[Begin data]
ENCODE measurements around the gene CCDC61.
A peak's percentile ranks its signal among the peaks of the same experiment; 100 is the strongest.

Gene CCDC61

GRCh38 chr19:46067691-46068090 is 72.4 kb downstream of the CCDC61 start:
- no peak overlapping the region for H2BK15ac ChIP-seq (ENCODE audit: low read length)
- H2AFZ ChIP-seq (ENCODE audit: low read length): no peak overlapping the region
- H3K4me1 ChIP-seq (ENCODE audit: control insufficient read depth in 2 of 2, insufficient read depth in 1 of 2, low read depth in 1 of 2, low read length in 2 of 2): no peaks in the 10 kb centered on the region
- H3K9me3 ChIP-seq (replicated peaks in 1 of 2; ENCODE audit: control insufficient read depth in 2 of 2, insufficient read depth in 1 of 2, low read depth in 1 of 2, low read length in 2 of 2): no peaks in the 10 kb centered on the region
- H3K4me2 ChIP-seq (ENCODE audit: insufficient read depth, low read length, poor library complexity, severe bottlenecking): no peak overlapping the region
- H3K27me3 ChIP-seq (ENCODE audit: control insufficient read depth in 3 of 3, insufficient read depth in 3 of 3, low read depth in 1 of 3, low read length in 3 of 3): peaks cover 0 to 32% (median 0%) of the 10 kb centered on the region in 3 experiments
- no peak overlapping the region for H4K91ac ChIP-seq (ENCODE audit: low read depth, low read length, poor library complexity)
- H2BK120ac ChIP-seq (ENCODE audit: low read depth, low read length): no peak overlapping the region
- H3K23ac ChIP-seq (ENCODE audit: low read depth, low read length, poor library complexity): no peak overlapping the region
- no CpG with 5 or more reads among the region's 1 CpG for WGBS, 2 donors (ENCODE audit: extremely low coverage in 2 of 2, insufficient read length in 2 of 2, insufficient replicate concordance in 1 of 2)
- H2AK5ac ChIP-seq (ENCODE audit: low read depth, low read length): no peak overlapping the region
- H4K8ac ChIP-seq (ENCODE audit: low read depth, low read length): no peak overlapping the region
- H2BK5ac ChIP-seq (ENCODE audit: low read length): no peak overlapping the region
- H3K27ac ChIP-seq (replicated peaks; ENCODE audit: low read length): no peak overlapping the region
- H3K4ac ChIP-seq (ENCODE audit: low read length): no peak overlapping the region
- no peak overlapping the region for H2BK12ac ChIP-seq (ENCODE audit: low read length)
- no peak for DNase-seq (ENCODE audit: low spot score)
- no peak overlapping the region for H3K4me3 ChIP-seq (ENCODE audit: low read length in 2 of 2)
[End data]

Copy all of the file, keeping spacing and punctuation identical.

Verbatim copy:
ENCODE measurements around the gene CCDC61.
A peak's percentile ranks its signal among the peaks of the same experiment; 100 is the strongest.

Gene CCDC61

GRCh38 chr19:46067691-46068090 is 72.4 kb downstream of the CCDC61 start:
- no peak overlapping the region for H2BK15ac ChIP-seq (ENCODE audit: low read length)
- H2AFZ ChIP-seq (ENCODE audit: low read length): no peak overlapping the region
- H3K4me1 ChIP-seq (ENCODE audit: control insufficient read depth in 2 of 2, insufficient read depth in 1 of 2, low read depth in 1 of 2, low read length in 2 of 2): no peaks in the 10 kb centered on the region
- H3K9me3 ChIP-seq (replicated peaks in 1 of 2; ENCODE audit: control insufficient read depth in 2 of 2, insufficient read depth in 1 of 2, low read depth in 1 of 2, low read length in 2 of 2): no peaks in the 10 kb centered on the region
- H3K4me2 ChIP-seq (ENCODE audit: insufficient read depth, low read length, poor library complexity, severe bottlenecking): no peak overlapping the region
- H3K27me3 ChIP-seq (ENCODE audit: control insufficient read depth in 3 of 3, insufficient read depth in 3 of 3, low read depth in 1 of 3, low read length in 3 of 3): peaks cover 0 to 32% (median 0%) of the 10 kb centered on the region in 3 experiments
- no peak overlapping the region for H4K91ac ChIP-seq (ENCODE audit: low read depth, low read length, poor library complexity)
- H2BK120ac ChIP-seq (ENCODE audit: low read depth, low read length): no peak overlapping the region
- H3K23ac ChIP-seq (ENCODE audit: low read depth, low read length, poor library complexity): no peak overlapping the region
- no CpG with 5 or more reads among the region's 1 CpG for WGBS, 2 donors (ENCODE audit: extremely low coverage in 2 of 2, insufficient read length in 2 of 2, insufficient replicate concordance in 1 of 2)
- H2AK5ac ChIP-seq (ENCODE audit: low read depth, low read length): no peak overlapping the region
- H4K8ac ChIP-seq (ENCODE audit: low read depth, low read length): no peak overlapping the region
- H2BK5ac ChIP-seq (ENCODE audit: low read length): no peak overlapping the region
- H3K27ac ChIP-seq (replicated peaks; ENCODE audit: low read length): no peak overlapping the region
- H3K4ac ChIP-seq (ENCODE audit: low read length): no peak overlapping the region
- no peak overlapping the region for H2BK12ac ChIP-seq (ENCODE audit: low read length)
- no peak for DNase-seq (ENCODE audit: low spot score)
- no peak overlapping the region for H3K4me3 ChIP-seq (ENCODE audit: low read length in 2 of 2)